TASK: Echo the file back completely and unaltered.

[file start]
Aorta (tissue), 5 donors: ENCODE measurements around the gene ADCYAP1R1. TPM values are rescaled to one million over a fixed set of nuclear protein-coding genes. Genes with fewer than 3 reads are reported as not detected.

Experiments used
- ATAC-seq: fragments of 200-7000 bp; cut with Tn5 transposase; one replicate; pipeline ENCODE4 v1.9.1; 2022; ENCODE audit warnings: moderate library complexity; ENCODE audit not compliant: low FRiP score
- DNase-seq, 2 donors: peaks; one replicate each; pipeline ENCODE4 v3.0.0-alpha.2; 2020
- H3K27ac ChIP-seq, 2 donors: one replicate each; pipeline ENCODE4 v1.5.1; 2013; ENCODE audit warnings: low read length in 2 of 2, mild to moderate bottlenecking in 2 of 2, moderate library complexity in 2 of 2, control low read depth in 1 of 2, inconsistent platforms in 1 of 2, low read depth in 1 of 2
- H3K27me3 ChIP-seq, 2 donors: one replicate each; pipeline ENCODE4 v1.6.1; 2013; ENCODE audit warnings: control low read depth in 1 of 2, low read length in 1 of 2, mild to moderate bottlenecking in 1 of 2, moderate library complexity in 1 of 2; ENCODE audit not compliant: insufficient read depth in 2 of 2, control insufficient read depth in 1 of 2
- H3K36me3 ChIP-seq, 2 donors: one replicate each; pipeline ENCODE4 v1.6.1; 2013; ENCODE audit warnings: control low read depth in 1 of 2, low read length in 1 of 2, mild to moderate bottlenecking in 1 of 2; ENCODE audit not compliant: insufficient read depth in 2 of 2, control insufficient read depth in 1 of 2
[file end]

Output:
Aorta (tissue), 5 donors: ENCODE measurements around the gene ADCYAP1R1. TPM values are rescaled to one million over a fixed set of nuclear protein-coding genes. Genes with fewer than 3 reads are reported as not detected.

Experiments used
- ATAC-seq: fragments of 200-7000 bp; cut with Tn5 transposase; one replicate; pipeline ENCODE4 v1.9.1; 2022; ENCODE audit warnings: moderate library complexity; ENCODE audit not compliant: low FRiP score
- DNase-seq, 2 donors: peaks; one replicate each; pipeline ENCODE4 v3.0.0-alpha.2; 2020
- H3K27ac ChIP-seq, 2 donors: one replicate each; pipeline ENCODE4 v1.5.1; 2013; ENCODE audit warnings: low read length in 2 of 2, mild to moderate bottlenecking in 2 of 2, moderate library complexity in 2 of 2, control low read depth in 1 of 2, inconsistent platforms in 1 of 2, low read depth in 1 of 2
- H3K27me3 ChIP-seq, 2 donors: one replicate each; pipeline ENCODE4 v1.6.1; 2013; ENCODE audit warnings: control low read depth in 1 of 2, low read length in 1 of 2, mild to moderate bottlenecking in 1 of 2, moderate library complexity in 1 of 2; ENCODE audit not compliant: insufficient read depth in 2 of 2, control insufficient read depth in 1 of 2
- H3K36me3 ChIP-seq, 2 donors: one replicate each; pipeline ENCODE4 v1.6.1; 2013; ENCODE audit warnings: control low read depth in 1 of 2, low read length in 1 of 2, mild to moderate bottlenecking in 1 of 2; ENCODE audit not compliant: insufficient read depth in 2 of 2, control insufficient read depth in 1 of 2